Dancing Raven strap

Back and front of the Dancing Raven Bag strap, single crocheted in the back loop without carried color.

Below, Nina is tapestry crocheting a Dragonfly Bag from a chart that she found online. The concentration that tapestry crochet requires is very meditative and the repetitive motion releases endorphins, which reduce pain and stress.

Nina Reiderman tapestry crocheting

Nina Reiderman tapestry crocheting her Dragonfly Bag.

Dragonfly Chart

Dragonfly chart, beginning of the Dragonfly Bag, yarn and handled hook.

Nina says that, “I never crochet when I am in a bad mood. I try to do it when I am in a good mood so that the person for whom I am making the bag will feel my positive emotions.”

The fashionable shapes, colorful motifs, and tailored details really make Nina’s bags stand out! She will post photos of her new masterpieces on the Ravelry (where she is know as nenaray) and Facebook Tapestry Crochet Group pages. I’m really looking forward to seeing what she does next!


Thursday, April 18th, 2013

Today I received this email that I thought you would enjoy:

“Many years ago, you and I corresponded. I had been looking for the key to incorporating different colors into kippot/yarmulkes, and had been asking people to teach me. Now one could. Finally, you introduced me to the answer…tapestry crochet! I had bought your first book on the subject and you sent me an autographed copy of the second. I think that crocheting patterns into kippot is more interesting than straight colors.”

Kippa Monica Stripes

Monica’s kippa, tapestry crocheted with DMC.

“When I told DH I wanted to make him a kippa to match his tallit, he asked for a plain pattern. I matched the colors in the fabric with DMC skeins. I finished every color as if it were the outside of the kippa. I don’t like the ‘bump’ at the end of a row. (I will often incorporate the wearers Hebrew name so that the bump is woven in and not noticeable.) The gold thread was difficult to use which is why I put it on the inside, instead of the outside.”

“I actually had to unwravel the ecru outside band and redo it because the stitches were too tight for DH. He has a very flat head… LOL!”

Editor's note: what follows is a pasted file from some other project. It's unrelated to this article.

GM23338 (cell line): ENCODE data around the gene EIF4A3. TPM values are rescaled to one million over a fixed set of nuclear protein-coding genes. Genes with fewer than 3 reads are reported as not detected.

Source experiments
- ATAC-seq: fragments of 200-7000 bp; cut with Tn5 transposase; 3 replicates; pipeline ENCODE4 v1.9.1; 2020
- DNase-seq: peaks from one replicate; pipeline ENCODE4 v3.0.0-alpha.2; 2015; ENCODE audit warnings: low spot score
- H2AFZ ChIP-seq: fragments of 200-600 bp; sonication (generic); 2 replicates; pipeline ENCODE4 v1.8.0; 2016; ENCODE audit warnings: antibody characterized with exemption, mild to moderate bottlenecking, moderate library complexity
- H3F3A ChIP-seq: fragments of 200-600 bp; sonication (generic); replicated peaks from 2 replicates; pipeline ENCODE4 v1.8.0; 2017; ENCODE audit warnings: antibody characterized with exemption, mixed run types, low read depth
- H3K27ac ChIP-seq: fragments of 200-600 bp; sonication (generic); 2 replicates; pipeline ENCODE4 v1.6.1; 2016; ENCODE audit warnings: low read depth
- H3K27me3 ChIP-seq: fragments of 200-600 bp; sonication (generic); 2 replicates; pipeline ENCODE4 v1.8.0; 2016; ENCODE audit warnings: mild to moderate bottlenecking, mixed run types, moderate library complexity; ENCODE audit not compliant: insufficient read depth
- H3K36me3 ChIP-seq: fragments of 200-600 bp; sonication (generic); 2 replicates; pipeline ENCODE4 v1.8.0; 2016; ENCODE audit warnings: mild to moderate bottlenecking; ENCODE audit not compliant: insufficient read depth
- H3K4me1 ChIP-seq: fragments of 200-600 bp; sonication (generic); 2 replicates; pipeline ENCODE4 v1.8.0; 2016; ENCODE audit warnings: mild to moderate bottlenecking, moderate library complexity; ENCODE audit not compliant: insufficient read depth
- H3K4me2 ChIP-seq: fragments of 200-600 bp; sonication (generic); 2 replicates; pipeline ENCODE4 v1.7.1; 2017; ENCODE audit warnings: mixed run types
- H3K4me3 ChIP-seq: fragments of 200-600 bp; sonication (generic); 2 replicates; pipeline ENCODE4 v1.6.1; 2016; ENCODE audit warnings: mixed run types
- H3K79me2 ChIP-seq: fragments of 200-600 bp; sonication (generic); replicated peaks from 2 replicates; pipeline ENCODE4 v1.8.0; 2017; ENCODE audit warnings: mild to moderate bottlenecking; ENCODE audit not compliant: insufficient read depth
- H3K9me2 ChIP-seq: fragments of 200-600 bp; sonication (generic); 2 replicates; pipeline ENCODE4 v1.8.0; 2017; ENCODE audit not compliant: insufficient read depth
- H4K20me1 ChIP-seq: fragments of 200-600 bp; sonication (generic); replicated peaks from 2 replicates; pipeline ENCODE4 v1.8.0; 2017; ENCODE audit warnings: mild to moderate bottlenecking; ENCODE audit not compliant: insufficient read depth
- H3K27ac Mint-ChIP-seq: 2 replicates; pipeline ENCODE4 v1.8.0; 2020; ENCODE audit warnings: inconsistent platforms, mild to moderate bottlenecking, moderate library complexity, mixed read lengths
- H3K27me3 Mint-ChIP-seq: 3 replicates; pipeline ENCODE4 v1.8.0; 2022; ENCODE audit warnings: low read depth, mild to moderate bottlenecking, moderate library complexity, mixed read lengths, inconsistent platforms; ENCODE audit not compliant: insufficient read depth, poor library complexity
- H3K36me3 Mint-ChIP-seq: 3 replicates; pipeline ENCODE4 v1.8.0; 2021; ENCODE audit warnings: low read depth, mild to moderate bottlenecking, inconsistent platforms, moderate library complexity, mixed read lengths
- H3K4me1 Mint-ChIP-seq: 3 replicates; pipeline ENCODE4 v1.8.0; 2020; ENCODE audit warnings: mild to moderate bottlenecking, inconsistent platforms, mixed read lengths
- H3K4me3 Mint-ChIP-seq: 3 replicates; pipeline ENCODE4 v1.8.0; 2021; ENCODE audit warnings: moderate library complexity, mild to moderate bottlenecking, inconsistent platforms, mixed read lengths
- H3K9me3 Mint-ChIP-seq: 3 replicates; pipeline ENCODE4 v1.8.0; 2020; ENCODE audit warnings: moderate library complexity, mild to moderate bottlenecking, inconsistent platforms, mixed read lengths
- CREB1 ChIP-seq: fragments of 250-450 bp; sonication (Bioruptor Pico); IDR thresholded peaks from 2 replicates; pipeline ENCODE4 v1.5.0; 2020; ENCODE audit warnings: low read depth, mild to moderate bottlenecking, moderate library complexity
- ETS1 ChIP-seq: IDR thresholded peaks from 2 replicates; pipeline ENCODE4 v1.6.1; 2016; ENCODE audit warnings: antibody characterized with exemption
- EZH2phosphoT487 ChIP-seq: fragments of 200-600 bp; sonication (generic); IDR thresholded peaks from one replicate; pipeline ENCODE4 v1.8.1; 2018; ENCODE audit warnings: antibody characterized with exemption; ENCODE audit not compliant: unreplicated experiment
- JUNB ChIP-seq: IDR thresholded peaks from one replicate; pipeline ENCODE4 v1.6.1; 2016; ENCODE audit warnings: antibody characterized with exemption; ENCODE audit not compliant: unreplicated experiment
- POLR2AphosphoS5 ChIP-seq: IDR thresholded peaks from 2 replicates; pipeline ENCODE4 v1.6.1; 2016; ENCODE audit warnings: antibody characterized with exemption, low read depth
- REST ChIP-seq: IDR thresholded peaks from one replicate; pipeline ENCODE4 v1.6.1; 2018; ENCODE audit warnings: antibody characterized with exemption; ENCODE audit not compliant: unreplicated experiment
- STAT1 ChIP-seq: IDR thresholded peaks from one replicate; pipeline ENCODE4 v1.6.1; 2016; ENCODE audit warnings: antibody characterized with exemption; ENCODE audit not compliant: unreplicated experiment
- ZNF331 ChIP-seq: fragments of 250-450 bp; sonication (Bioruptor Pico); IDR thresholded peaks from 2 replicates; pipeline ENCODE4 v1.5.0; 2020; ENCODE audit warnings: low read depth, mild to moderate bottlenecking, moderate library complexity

Kippot Monica

Three more of Monica’s kippot, two with Hebrew names and a feminine one with beads.

Here are details on the argyle kippah. I have a couple of books in Hebrew with lots of patterns. I usually make up my own.

Here are details on the argyle kippah. I have a couple of books in Hebrew with lots of patterns. I usually make up my own.

“I thank you to this day and wanted you to know that I’m still inspired.”

Thank you so much, Monica, for your wonderful email and for letting me share it with the world!

Peaceful Tapestry Crochet

Saturday, October 31st, 2009

Although Mohammed Assadi doesn’t know the difference between knitting and crochet, hooks and needles, or wool and cotton, he wrote a very interesting article for in August about how tapestry crochet is helping support industrious women in Palestine.

Palestinian tapestry crochet
Palestinian tapestry crocheter and kippah

The short piece says that women in villages like Deir Abu Meshal on the West Bank have been producing religious headgear for their Jewish neighbors (and for export to the US) for years. The women told him that they enjoy making kippah while talking to each other and can tapestry crochet five a day.  At $3 each, that’s only $15,  but money goes further there than it does in the US.

Isn’t it wonderful that tapestry crochet not only helps put food on their tables, but also brings people together?

4 Sale

Saturday, December 6th, 2008

Don’t have time to tapestry crochet stocking stuffers? Well, you’re in luck – because a quick internet search will produce a fabulous selection of products that help support local artisans. So what’s out there?

I found a rainbow of kippot like the ones below from Israel and Guatemala.

These kippot are imported from Israel and sold by

Guatemalan Kippot
Colorful Guatemalan kippot are also available at MayaWorks.

And there’s a wonderful selection of other tapestry crocheted products from Guatemala, too.

Guatemalan Shoulder Bags
Rectangular shoulder bags from Todos Santos are sold by TerraExperience.

Shoulderbags from Guatemala
Cylindrical bags from Aguacatan can be found at Little Mango Imports.

Hacky Sacks form Guatemala
Little Mango Imports also sells these hacky sacks.

There are MANY more sites that sell tapestry crocheted items, some of which are Fair Trade businesses that pay a fair price to the producers. Happy holidays!